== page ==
But in the early 14th century a drawing of the Risen Christ appeared that was quite different.  The image tries to capture the moment just before Mary recognizes Jesus.  We see what she sees, an ordinary gardener, shovel in hand.


Those who first saw this image were living in a time of agricultural crisis.  There was famine in the land and a widespread shortage of labor due to the ravages of the plague. For people living under these circumstances, being invited to see the Risen Christ as a gardener, meant inviting them to see the power of life in the midst of the death.  It meant inviting them to trust that even when the soil is hard as rock and the labourers few, the spirit of life is still at work.


The image also evokes the precarious balance in which ordinary human effort is needed to cultivate and cooperate with the Divine. For restoration, reconciliation and new life to take root we need to do our part.  In order for the good news to spread, Christ needed Mary to leave the tomb.


This is not Jesus, the resurrected one who comes to us high and mighty, holier than thou with a show of triumphant power over the grave to save the day.  This is Christ, the humble son of a carpenter who comes in quiet, intimate and ordinary ways, bringing life in the face of devastation and death.


This is a helpful image for me this Easter. As the drums of war begin to beat around the world again and hate crimes seem to be on the rise.  As we experience the effects of changes to our climate and economic pressure is increasing, it’s difficult to see where our redemption is going to come from. We are so attracted to celebrity and flashy shows of power I think we expect it to come from on high.  That’s what makes rational sense to us.


But our story reminds us that its far more likely to come in ordinary places from ordinary people. Like Mary who somehow recognizes the transforming power right within her grasp the moment she realizes it’s her name that is being called.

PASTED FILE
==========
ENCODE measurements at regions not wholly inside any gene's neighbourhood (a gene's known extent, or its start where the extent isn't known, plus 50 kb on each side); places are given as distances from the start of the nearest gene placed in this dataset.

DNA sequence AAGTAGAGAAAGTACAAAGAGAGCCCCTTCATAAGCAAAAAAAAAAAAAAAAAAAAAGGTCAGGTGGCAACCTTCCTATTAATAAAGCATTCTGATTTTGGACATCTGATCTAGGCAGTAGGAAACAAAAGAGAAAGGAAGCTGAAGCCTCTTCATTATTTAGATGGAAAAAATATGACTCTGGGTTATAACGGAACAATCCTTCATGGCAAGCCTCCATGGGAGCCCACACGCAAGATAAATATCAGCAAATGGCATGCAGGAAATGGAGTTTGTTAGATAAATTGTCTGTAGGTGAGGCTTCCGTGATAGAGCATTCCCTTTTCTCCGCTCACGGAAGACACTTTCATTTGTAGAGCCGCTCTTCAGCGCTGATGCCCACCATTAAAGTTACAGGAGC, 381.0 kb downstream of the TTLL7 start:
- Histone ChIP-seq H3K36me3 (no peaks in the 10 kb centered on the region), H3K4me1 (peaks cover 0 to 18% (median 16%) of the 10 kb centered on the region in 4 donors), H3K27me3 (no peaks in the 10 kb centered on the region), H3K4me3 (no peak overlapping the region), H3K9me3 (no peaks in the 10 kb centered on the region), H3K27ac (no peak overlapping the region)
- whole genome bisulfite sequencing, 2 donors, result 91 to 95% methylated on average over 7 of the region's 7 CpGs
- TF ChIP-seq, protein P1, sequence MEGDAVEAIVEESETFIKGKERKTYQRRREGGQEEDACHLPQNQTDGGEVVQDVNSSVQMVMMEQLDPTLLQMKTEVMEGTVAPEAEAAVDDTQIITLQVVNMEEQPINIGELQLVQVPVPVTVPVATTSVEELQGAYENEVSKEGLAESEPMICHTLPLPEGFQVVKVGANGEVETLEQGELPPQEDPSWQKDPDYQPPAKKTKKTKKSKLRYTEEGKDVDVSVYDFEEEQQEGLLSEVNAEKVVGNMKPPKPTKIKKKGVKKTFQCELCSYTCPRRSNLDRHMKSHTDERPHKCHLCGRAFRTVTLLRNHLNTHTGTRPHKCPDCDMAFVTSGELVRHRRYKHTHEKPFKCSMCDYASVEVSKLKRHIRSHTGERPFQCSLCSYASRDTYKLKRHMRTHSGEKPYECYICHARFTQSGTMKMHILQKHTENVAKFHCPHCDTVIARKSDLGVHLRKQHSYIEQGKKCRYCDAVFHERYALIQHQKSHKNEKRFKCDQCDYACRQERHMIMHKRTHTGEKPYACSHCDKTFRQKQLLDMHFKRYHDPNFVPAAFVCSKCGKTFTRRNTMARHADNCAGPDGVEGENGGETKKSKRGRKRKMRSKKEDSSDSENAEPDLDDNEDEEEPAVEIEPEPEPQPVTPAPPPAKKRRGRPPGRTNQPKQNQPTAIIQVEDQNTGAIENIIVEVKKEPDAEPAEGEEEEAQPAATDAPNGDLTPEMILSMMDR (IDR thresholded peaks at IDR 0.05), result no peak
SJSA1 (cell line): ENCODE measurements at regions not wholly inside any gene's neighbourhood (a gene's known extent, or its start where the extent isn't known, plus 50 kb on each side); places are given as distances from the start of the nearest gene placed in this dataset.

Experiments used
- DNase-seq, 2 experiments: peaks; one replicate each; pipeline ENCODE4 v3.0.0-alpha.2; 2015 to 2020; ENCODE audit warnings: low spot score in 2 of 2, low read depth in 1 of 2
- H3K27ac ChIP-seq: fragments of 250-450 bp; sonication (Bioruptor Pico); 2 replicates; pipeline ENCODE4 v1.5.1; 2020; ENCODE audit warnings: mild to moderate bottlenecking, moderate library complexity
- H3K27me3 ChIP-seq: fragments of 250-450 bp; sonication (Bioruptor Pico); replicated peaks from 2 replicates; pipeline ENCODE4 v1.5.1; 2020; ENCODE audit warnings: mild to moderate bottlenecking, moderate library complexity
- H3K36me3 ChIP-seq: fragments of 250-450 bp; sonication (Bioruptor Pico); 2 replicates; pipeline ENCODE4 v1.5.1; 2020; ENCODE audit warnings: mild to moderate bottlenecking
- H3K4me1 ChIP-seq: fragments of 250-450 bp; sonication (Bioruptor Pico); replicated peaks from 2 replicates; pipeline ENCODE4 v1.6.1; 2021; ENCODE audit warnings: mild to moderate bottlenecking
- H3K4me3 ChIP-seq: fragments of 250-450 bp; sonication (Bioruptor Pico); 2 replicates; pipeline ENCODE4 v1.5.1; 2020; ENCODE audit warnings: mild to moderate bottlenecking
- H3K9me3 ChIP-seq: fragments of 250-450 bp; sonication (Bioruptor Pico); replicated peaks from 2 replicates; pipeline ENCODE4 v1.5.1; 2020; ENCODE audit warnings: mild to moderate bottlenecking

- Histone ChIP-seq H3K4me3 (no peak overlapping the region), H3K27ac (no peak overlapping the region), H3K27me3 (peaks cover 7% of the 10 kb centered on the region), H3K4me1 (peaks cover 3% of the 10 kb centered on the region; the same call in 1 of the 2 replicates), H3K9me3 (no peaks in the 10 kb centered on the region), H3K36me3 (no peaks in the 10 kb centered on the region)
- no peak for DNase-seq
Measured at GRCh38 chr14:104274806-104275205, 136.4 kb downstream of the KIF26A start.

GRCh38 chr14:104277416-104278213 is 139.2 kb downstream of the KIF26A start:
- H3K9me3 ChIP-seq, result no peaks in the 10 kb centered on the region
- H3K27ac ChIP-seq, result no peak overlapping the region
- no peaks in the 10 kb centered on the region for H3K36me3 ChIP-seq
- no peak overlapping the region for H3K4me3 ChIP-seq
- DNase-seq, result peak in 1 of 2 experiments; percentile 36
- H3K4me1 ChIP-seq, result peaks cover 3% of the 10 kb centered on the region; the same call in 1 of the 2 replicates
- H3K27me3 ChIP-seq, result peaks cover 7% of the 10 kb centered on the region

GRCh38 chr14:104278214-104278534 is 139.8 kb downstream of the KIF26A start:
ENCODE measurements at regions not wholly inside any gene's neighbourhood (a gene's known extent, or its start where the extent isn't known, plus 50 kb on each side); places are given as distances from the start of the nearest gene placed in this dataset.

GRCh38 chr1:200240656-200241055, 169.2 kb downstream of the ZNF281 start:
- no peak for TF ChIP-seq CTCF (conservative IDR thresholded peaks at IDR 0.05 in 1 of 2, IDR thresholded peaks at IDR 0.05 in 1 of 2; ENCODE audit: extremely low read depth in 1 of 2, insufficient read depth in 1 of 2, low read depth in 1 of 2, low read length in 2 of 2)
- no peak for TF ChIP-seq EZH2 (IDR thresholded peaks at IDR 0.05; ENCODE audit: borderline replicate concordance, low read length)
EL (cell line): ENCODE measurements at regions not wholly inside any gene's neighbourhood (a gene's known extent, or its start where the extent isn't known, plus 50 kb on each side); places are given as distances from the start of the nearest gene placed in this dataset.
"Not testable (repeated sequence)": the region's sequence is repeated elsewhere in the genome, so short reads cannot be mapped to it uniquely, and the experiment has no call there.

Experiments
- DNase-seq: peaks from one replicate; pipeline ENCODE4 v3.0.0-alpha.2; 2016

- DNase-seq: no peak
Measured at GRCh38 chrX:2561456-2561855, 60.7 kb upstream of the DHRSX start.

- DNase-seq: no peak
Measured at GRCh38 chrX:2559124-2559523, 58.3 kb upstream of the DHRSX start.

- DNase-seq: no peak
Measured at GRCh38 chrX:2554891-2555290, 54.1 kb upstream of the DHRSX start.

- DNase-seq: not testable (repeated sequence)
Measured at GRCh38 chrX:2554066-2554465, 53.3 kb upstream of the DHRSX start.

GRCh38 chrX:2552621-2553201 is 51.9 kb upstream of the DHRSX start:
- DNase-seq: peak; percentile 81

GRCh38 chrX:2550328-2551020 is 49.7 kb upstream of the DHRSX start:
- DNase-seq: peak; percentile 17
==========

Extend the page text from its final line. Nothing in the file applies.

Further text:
It reminds us that any change for the better we are going to see in our world, any resistance against the forces set on destroying and denying our basic human rights is more likely to come from humble places, from the grassroots, the place where new life always starts to take hold.  It comes when people like you and people like me recognize our name being called to respond to the impulse of life.


It comes from people like 19 year old Malala Yousafzai who just this week stood before the Canadian Parliament and reminded us you don’t have to be an adult to be a leader.  Even the voice of a child can be heard around the world.


It comes from the hundreds of thousands of individuals who one by one continue to march in streets around the world to say love will always trump hate.


It comes from people gathering together in prayer for the husband who has just lost his wife and the baby who has a life-threatening diagnosis and the woman who has had a stroke.


It comes from hard working members of seven churches believing they can band together to raise enough money and energy to welcome just a few of the thousands of refugees hemorrhaging out of Syria and giving them a chance to begin again.


The Easter story will never be something we can understand with our heads.  It will always be a something we have to live with our lives.  I wonder where it is alive in you or where it is you have recognized an ordinary miracle in your midst?


In all four versions of the Easter story, it is the women who first encounter the empty tomb.  The first pulse of new life begins among those who appear to have the littlest power.


In at least one version, when Mary realizes she has witnessed a miracle: hope where there was only despair, victory where there was only defeat, life where there was only death she doesn’t just walk to tell the others what she has seen, she runs.


She runs for the joy and possibility of her own life made new.  She runs for those who think they have been forgotten and left behind.  She runs for those who feel too unworthy to run for themselves.  She runs for those who have given up running for anything at all.  She runs for life itself.


Today she invites us to join her in the race.